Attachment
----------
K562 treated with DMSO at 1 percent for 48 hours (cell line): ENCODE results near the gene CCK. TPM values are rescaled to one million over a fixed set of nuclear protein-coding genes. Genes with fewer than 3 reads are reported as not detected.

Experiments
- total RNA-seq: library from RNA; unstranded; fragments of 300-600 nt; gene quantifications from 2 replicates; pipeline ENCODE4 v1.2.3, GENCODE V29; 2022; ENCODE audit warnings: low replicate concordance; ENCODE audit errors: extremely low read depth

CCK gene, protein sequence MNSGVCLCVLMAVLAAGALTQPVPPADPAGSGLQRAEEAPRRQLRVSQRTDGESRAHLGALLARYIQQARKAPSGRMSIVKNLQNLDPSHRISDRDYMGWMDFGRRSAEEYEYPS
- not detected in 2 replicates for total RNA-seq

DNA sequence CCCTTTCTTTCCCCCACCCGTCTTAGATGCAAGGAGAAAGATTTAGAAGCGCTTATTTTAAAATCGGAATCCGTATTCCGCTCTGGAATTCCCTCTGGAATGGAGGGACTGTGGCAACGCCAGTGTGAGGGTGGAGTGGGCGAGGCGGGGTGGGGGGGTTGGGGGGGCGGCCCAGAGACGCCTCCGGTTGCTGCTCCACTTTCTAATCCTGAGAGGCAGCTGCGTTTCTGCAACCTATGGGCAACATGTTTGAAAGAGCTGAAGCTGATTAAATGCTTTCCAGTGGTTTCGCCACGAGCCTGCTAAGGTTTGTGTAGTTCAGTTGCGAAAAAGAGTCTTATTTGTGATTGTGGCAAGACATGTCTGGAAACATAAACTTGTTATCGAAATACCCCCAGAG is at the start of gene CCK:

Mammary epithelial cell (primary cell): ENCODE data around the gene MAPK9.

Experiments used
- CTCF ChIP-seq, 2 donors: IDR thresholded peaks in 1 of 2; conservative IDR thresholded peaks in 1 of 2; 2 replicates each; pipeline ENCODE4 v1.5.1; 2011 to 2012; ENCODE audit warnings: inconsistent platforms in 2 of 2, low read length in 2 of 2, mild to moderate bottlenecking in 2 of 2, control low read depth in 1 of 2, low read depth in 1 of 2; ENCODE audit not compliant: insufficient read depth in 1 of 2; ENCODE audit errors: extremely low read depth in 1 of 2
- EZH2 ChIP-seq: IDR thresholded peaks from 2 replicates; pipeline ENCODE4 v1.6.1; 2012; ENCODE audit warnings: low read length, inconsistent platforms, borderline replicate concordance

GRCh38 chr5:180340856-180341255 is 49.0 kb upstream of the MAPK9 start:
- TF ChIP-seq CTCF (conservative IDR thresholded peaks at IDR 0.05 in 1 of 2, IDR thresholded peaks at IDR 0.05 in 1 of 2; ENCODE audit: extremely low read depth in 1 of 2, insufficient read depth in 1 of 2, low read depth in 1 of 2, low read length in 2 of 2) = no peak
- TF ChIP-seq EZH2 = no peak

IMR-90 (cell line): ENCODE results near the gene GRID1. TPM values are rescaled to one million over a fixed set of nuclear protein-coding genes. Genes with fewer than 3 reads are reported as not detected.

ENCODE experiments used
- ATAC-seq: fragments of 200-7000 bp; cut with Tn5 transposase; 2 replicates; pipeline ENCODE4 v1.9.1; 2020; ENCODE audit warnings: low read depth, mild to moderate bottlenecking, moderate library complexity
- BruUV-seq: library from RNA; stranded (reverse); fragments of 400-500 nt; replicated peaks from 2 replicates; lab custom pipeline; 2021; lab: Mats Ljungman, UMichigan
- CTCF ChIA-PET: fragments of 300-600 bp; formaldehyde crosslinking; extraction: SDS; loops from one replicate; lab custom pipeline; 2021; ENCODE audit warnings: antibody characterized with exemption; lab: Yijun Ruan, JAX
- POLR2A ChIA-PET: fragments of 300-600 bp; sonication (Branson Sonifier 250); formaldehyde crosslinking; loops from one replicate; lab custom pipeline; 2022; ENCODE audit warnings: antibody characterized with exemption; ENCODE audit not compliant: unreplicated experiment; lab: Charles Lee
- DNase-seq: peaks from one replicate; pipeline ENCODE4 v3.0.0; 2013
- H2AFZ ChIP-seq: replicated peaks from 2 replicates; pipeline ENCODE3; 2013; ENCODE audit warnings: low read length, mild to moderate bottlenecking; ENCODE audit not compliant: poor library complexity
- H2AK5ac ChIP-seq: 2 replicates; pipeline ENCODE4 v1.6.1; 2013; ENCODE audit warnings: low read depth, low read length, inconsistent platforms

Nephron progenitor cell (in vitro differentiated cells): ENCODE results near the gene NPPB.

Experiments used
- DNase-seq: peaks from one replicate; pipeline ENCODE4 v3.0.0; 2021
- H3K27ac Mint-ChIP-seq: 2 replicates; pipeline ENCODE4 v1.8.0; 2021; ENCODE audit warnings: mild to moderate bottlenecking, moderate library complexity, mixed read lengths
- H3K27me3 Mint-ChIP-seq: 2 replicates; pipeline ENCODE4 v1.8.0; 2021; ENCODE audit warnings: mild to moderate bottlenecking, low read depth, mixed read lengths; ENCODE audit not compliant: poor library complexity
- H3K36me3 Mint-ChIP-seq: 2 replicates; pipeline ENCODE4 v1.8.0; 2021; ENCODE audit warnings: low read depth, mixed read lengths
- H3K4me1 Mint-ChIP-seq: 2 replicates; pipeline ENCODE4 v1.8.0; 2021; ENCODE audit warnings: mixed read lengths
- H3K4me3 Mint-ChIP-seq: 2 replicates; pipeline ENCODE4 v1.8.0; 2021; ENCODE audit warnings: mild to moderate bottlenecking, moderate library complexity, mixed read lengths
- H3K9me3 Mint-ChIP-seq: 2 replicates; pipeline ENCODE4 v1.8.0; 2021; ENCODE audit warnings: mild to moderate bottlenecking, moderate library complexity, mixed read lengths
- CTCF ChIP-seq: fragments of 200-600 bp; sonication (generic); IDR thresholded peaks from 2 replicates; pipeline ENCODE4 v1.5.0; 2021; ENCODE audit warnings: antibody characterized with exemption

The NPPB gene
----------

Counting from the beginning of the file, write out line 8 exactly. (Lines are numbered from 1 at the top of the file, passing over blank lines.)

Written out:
Experiments used